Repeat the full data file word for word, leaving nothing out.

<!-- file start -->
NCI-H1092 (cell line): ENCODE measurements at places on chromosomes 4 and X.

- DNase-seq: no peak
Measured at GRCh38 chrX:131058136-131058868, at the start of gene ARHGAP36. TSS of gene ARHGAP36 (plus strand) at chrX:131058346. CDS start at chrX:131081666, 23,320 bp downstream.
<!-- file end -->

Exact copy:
NCI-H1092 (cell line): ENCODE measurements at places on chromosomes 4 and X.

- DNase-seq: no peak
Measured at GRCh38 chrX:131058136-131058868, at the start of gene ARHGAP36. TSS of gene ARHGAP36 (plus strand) at chrX:131058346. CDS start at chrX:131081666, 23,320 bp downstream.